Psalm 97:7-12; Joshua 19:10-39; Luke 16:16-31

Originally published 8/15/2014. revised and updated 8/11/2018.

Joshua 19:10-39: The territories of Zebulun, Issachar, Asher, and Naphtali are laid out in detail. What’s interesting here in this otherwise fairly dull passage is that the territories of these last six tribes have been assigned by lot. This is God’s fairness at work: that he does not hold certain tribes or families above others.

I think this section speaks to nation-states today. Different ethnicities ended up in different parts of the world. We could say that God assigned our territories by lot. But in our pride we were not satisfied and took to war and conquering other nations with the victorious nation setting itself up as superior to other nations. Of course we need to remember that this assignment of territories to Israel was on a conquered, already-occupied land. I’m still not sure what to make of the whole idea of a Promised Land created by war and pillage as being ordained by God and it’s various areas distributed by lot. Something just does not ring true about God being all about justice and righteousness.

Perhaps the message here is more personal. We are all equal before God.  A message that Jesus preached again and again, but that those who saw themselves as being above others could not stand and conspired to kill this rabble-rouser who was only following what God had already laid out. How quickly we forget the fairness of God as our self-centered pride replaces the simple simple fact that we are each created equal at the moment of our birth.  And death.

Luke 16:16-31: At first, Jesus’ comment that people try to enter the Kingdom “by force” is puzzling. But then we see the context of his statement, “But it is easier for heaven and earth to pass away, than for one stroke of a letter in the law to be dropped.” (17) I think Jesus is saying that entering the Kingdom is actually more difficult than obeying every “jot and tittle” of the Law. There is only One Way to enter the Kingdom, and while that may transcend the Law, it does not abrogate it.  (As I recall, this is a topic that Paul delves into in detail in Romans.)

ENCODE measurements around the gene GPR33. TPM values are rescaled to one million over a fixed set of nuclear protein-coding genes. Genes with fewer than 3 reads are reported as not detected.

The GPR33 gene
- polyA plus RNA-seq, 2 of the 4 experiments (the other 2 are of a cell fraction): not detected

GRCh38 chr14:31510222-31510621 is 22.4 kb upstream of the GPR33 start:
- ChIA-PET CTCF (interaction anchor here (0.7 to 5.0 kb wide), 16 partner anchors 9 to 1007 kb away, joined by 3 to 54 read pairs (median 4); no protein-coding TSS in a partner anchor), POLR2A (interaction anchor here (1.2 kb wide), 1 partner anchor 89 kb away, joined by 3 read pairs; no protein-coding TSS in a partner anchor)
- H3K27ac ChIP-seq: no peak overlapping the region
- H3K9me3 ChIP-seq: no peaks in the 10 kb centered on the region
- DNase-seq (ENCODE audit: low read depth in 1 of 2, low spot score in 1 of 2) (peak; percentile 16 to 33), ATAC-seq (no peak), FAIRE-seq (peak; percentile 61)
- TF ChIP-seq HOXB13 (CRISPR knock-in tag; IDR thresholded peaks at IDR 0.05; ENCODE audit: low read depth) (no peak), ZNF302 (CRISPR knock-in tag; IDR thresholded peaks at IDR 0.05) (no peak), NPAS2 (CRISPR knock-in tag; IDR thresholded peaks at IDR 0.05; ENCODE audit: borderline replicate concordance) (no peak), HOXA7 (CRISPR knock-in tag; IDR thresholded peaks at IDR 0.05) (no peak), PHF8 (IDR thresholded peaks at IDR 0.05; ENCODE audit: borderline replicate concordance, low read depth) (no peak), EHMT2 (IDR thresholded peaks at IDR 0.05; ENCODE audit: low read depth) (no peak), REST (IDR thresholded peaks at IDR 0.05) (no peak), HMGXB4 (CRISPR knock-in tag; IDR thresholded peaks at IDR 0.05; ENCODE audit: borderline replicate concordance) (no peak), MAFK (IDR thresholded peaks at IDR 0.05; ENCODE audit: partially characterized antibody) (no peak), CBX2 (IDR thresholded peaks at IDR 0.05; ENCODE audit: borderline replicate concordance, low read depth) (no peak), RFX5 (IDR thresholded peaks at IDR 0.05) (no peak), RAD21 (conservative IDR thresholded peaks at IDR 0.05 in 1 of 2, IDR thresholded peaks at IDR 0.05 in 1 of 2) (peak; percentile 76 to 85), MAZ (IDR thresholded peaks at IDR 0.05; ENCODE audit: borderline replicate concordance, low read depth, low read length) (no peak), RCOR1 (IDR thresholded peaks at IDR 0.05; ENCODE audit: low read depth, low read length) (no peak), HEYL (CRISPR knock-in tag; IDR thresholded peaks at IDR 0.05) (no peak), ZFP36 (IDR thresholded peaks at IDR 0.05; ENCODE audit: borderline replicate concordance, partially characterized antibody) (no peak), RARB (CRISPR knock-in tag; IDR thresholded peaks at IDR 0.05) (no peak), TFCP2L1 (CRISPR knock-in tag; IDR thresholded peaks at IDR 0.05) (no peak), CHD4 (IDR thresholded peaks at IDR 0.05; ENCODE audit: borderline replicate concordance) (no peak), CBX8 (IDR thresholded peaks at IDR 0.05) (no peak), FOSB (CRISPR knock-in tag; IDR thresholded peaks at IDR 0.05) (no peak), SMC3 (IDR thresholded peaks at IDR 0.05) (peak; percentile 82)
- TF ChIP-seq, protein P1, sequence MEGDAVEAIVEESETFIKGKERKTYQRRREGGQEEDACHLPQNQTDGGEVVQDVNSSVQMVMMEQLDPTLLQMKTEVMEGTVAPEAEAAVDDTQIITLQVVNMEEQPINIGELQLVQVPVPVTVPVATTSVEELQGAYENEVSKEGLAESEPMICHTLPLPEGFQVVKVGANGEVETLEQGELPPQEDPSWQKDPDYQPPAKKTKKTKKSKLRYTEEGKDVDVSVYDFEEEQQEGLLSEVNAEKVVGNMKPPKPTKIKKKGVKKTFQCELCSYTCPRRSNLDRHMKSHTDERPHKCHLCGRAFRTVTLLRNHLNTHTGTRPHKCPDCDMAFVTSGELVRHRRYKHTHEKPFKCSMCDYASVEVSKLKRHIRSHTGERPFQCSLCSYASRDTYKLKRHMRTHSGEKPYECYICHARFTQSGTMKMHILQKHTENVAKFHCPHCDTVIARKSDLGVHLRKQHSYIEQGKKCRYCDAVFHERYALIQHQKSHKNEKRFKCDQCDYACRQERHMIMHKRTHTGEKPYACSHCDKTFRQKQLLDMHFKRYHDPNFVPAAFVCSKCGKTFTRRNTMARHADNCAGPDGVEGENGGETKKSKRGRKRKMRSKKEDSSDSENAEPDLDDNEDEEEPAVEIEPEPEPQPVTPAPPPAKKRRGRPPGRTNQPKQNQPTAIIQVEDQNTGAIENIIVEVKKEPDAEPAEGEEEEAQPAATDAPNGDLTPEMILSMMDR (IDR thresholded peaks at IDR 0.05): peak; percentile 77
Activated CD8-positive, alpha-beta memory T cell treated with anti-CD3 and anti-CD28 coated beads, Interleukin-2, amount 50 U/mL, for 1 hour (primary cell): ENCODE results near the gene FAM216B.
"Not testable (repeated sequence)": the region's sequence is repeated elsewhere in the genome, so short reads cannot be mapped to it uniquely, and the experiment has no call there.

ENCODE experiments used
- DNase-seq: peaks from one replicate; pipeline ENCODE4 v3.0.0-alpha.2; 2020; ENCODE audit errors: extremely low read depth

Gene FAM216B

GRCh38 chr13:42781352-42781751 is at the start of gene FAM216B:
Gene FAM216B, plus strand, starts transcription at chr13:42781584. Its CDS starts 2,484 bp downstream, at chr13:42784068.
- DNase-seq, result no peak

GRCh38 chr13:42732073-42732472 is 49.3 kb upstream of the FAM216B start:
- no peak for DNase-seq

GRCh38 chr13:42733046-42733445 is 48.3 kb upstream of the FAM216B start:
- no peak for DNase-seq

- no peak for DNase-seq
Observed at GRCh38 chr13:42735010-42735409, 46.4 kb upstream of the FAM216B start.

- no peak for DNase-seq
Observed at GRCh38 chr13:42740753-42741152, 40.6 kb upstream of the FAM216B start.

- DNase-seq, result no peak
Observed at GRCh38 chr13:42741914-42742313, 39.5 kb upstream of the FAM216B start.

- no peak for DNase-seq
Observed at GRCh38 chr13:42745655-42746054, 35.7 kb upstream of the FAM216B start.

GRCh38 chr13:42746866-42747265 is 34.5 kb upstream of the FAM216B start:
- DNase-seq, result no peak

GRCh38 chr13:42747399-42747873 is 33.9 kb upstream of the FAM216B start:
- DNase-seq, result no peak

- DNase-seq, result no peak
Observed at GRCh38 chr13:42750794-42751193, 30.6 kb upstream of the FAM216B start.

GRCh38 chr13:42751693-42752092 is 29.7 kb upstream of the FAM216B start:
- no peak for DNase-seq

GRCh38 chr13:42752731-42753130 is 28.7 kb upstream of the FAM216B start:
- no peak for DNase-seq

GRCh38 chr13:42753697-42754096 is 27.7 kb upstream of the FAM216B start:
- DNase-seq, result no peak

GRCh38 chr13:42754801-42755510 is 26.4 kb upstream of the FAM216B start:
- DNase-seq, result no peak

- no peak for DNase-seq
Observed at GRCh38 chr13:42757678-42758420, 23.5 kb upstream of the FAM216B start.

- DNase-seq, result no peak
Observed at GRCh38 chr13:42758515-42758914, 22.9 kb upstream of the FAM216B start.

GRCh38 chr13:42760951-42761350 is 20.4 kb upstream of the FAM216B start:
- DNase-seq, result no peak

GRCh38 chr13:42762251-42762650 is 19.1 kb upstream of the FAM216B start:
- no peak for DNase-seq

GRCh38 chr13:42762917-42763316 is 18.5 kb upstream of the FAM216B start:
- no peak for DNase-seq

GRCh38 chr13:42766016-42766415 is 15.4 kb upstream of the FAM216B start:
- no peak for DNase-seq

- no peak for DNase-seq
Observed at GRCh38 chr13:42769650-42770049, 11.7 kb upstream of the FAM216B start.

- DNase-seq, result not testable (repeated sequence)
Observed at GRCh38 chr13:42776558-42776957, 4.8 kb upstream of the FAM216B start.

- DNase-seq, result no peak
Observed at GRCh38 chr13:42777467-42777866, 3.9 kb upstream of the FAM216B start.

As an example of this greater difficulty, he lays out the terms of divorce, which are far stricter than those laid out in Moses’ law where divorce was more easily obtained.“Anyone who divorces his wife and marries another commits adultery, and whoever marries a woman divorced from her husband commits adultery. (18) This remains a difficult passage.

Since Jesus is speaking to scribes and Pharisees it’s not unreasonable to assume that many of them had divorced their previous wives and married anew. Here, I think, Jesus is stating God’s law in the clearest possible terms to those who claimed they followed every aspect of the Law. It’s interesting to note that Jesus does not elaborate or explain further. He seems to be saying, ‘It’s a law, guys. Deal with it. If you weren’t so hypocritical, you’d realize you’ve broken the Law in important ways.’

Unfortunately, I think Jesus’ example has been over-interpreted to the extent of punishing people who divorce for very good reason. Yes, it may be adultery, but as Jesus points out again and again, each of us breaks the Law even when we think we are being ‘good,’

The famous parable of the rich man and Lazarus tells us that in the end the those who claim to be better and above others, i.e., the scribes and Pharisees in Jesus’ audience, do not in fact really follow the law. It is Lazarus, who makes no pretensions to superiority who is favored by God.

Those who live as if they are superior to others are not following the Law at all.  Once again, Jesus predicts his rejection by the very people most committed to the Law. “‘If they do not listen to Moses and the prophets, neither will they be convinced even if someone rises from the dead.’” (31) Which is not only an indictment of human pride; it is of course a prophecy of exactly what happened. Right up to today.

 

 

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